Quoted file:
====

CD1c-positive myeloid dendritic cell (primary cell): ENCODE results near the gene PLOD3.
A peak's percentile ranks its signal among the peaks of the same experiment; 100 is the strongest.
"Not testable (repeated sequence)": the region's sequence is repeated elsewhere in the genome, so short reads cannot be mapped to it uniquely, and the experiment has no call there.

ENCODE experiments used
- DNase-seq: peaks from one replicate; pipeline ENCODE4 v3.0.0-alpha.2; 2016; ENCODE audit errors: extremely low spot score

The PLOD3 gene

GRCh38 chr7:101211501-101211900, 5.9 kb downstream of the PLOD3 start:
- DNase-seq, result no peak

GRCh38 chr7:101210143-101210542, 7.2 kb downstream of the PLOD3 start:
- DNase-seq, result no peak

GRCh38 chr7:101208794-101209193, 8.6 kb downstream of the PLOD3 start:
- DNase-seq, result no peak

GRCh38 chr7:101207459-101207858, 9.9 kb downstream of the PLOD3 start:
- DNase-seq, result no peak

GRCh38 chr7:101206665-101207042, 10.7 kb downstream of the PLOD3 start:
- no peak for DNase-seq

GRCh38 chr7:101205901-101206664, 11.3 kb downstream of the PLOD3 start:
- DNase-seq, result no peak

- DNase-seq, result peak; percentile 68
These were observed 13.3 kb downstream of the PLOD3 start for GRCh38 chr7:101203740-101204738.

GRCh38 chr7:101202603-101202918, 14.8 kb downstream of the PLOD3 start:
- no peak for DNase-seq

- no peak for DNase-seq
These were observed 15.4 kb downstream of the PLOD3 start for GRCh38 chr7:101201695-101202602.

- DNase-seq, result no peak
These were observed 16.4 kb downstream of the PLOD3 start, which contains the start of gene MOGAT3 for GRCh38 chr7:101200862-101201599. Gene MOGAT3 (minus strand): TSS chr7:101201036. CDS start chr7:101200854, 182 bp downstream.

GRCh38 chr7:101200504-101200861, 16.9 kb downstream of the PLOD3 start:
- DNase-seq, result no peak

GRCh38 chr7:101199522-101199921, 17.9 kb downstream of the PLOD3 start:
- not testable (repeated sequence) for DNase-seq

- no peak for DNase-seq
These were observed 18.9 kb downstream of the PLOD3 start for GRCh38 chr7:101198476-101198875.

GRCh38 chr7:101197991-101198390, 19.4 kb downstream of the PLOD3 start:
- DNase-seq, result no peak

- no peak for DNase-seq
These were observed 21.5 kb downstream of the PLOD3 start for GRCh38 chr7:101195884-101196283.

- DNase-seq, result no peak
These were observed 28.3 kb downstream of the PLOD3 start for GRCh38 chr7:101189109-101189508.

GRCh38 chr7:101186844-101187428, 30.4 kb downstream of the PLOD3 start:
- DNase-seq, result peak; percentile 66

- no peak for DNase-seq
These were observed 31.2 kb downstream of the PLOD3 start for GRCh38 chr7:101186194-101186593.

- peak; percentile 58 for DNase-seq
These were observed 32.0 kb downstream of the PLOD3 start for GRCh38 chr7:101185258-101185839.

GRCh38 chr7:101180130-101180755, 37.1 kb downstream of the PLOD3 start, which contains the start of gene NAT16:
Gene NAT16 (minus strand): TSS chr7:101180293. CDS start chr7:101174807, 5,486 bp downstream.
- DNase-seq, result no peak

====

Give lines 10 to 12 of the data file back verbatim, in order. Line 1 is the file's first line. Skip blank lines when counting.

- DNase-seq, result no peak

GRCh38 chr7:101208794-101209193, 8.6 kb downstream of the PLOD3 start:
- DNase-seq, result no peak